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Alleged Khashoggi killers received training in US – report

Alleged Khashoggi killers received training in US – report
At least some Saudi agents involved in the grisly murder of journalist Jamal Khashoggi were trained in the US as part of Washington’s broader plan to ‘modernize’ Saudi intelligence, a new report by the Washington Post says.

Members of the 'Saudi Rapid Intervention Group', which was allegedly sent to the Istanbul Consulate in October 2018 to deal with the self-exiled journalist and critic of Saudi Crown Prince Mohammed bin Salman, underwent training in America as part of a program launched under a State Department license, Washington Post columnist David Ignatius wrote, citing Saudi and US sources.

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The CIA reportedly warned other government agencies that the special-operations training the Saudis might have received was conducted by Tier 1 Group, an Arkansas-based company as part of ongoing liaison with the Saudis.

The hit-team’s alleged leader, Colonel Maher Mutreb, is said to be the one who received the training. Mutreb reportedly served in London as deputy chief of station between 2002 and 2007, and was later repeatedly sent to the US and elsewhere for training, Ignatius said.

Mutreb himself reportedly told his friends in Saudi Arabia that he had gone to several training programs in the US over the past decade. Washington also planned to launch a broader training program for Saudis, which was developed by a private firm called Culpeper National Security Solutions with help from some former CIA officials.

One of the Saudi contacts who was involved in the program's development was Major General Ahmed al-Assiri, Riyadh’s deputy intelligence chief, who is now also under investigation over possible involvement in the Khashoggi killing.

The Culpeper board was led by Michael Morell, the former acting director of the CIA who, it is claimed, quit the project following the high-profile murder, according to Ignatius.

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Khashoggi’s murder apparently disrupted Washington’s and Riyadh’s plans as the broad training program was put on hold, pending State Department approval of a license. The US-Saudi exchange programs which the hit team members participated in were also said to have been stopped in the wake of the incident.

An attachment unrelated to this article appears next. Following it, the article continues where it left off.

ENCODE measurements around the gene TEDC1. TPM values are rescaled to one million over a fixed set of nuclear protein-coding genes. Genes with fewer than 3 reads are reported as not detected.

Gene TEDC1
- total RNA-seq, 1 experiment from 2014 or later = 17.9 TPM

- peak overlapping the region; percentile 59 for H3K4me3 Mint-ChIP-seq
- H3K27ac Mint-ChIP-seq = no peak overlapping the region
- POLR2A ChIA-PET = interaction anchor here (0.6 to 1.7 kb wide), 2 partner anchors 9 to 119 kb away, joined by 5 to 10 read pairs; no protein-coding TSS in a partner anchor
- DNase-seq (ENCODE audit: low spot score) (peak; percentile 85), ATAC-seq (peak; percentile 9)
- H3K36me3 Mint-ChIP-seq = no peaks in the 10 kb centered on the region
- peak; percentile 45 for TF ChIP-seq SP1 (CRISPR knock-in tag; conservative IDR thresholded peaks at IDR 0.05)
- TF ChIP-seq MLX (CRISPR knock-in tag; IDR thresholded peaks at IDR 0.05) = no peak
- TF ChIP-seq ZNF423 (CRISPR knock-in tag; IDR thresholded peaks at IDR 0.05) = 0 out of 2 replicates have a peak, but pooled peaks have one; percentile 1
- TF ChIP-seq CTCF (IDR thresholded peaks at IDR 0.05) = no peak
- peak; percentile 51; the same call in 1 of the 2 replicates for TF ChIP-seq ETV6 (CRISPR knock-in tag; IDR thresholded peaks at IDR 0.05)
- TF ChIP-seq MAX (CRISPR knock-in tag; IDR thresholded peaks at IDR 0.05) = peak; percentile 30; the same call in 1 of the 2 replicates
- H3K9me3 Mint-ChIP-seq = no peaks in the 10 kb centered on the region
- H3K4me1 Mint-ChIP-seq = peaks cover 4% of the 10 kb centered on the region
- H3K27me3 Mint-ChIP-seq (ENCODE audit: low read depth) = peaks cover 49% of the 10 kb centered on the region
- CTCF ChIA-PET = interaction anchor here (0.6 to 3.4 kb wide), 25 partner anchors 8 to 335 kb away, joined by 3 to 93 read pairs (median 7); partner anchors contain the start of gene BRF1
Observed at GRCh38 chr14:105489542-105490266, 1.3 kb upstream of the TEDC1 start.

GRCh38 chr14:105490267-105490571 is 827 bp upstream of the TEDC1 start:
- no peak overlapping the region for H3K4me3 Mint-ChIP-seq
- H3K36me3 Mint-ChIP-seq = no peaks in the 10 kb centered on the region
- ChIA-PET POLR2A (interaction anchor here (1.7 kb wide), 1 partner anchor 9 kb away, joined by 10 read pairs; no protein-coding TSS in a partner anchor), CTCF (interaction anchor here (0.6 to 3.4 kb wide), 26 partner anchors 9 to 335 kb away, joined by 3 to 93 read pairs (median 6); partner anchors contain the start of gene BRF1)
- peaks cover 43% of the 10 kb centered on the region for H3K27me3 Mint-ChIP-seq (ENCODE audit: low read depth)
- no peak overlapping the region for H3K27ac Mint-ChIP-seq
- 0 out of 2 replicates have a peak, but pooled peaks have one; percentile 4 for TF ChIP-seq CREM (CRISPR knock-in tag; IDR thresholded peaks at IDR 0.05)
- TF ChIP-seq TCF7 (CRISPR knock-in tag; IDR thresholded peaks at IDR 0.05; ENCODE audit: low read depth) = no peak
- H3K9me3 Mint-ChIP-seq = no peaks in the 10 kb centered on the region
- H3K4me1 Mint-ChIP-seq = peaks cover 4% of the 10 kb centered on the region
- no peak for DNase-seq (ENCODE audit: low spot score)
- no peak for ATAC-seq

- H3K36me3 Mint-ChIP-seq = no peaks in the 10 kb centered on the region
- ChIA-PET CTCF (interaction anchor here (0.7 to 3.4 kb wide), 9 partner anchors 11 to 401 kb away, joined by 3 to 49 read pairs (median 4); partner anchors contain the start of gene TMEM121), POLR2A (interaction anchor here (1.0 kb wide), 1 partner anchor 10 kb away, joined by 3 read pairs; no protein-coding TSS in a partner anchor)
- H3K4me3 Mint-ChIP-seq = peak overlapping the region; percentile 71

The Riyadh critic was killed and dismembered in the Saudi Consulate in Istanbul on October 2, 2018 by a team consisting of 15 agents, Turkish officials claim. His remains have never been found. The incident sparked an international uproar, which eventually forced the Saudi authorities, who initially denied the journalist’s death, to admit that he was killed.

Saudi Arabia has since indicted 11 unnamed suspects for what it called a “heinous crime” and an “unfortunate incident.” Saudi prosecutors are seeking the death penalty for the suspects, while Riyadh rejects calls for an international investigation into the case, saying it is capable of dealing with the issue itself.

Khashoggi’s murder has arguably become the source of the biggest test in relations between the US and Saudi Arabia. The US Senate passed a resolution that blamed the crown prince for the murder of the journalist.

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As the world was reeling with anger over his murder, the White House rushed to Riyadh’s defense. President Donald Trump repeatedly said that Saudi Arabia was a “great ally” which “funded a lot of things.” The Pentagon also argued that Riyadh is too important to whip, as it rolled out another arms deal for the Saudis worth billions of dollars.

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